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Title: Improving postpartum screening after diabetes in pregnancy: Results of a pilot study in remote Australia.
Authors: Kirkham R
MacKay D
Barzi F
Whitbread C
Kirkwood M
Graham S
Van Dokkum P
McIntyre HD
Shaw JE
Brown A
O'Dea K
Connors C
Oats J
Zimmet P
Boyle JA
Maple-Brown LJ
Citation: The Australian & New Zealand journal of obstetrics & gynaecology 2018-10-02
Abstract: The postpartum period is a critical time to improve health outcomes for Aboriginal women, particularly for those who have chronic conditions. To assess enhanced support methods (for women following diabetes in pregnancy (DIP)) to improve completion rates of recommended postpartum health checks. Fifty-three Aboriginal women in the Northern Territory (NT) were contacted in the postpartum period to encourage medical check-ups. Messages were delivered through phone (call or text messages) or other methods (Facebook or email). The primary outcome was postpartum blood glucose testing (oral glucose tolerance testing (OGTT), random or fasting glucose and HbA1c). Establishing contact with women was difficult. Of 137 messages sent to 52 women, 22 responded (42%). Phone was the most common contact method with successful contact made from 16 of 119 (13%) attempts. Rates of postpartum OGTT completion were higher in the group successfully contacted (32% vs 7%). However, for any postpartum glucose testing (including OGTT and HbA1c) rates were 25 of 42 (60%) and neither success in making contact nor the contact method was associated with higher rates. The small sample size limits our conclusions; however, results highlight that engaging remote women postpartum is difficult. While rates of postpartum OGTT completion differed according to successful contacts, rates of any postpartum blood glucose testing did not. Further research is needed to explore feasible intervention methods to improve postpartum screening after a pregnancy complicated by diabetes.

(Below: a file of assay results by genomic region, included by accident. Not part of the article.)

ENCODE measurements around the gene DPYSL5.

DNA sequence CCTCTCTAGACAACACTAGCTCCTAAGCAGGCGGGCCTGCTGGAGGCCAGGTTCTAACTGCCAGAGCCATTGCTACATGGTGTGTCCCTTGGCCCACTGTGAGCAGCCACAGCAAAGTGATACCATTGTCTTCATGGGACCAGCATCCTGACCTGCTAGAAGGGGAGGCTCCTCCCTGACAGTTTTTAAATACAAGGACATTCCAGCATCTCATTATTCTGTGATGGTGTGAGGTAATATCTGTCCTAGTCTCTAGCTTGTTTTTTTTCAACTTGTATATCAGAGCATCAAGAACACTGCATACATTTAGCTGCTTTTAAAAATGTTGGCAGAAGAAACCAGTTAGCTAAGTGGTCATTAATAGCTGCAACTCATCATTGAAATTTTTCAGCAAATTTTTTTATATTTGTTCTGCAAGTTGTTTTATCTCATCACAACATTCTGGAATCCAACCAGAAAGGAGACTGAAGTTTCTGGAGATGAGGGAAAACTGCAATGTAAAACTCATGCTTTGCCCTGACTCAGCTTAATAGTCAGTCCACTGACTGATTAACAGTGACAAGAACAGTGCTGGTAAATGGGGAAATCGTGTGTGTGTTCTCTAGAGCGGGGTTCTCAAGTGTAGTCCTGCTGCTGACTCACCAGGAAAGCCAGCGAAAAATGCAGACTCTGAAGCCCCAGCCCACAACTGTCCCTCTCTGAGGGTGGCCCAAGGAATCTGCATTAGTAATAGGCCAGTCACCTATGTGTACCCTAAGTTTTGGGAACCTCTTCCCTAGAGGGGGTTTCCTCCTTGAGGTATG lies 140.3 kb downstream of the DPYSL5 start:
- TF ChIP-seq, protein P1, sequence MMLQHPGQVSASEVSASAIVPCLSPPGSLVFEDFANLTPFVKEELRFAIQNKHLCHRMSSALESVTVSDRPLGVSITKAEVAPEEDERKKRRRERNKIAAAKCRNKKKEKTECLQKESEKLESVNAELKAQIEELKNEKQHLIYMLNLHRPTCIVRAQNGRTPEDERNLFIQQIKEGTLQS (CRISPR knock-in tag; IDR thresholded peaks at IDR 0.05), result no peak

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Journal title: The Australian & New Zealand journal of obstetrics & gynaecology
Publication Date: 2018-10-02
Type: Journal Article
DOI: 10.1111/ajo.12894
Appears in Collections:(a) NT Health Research Collection

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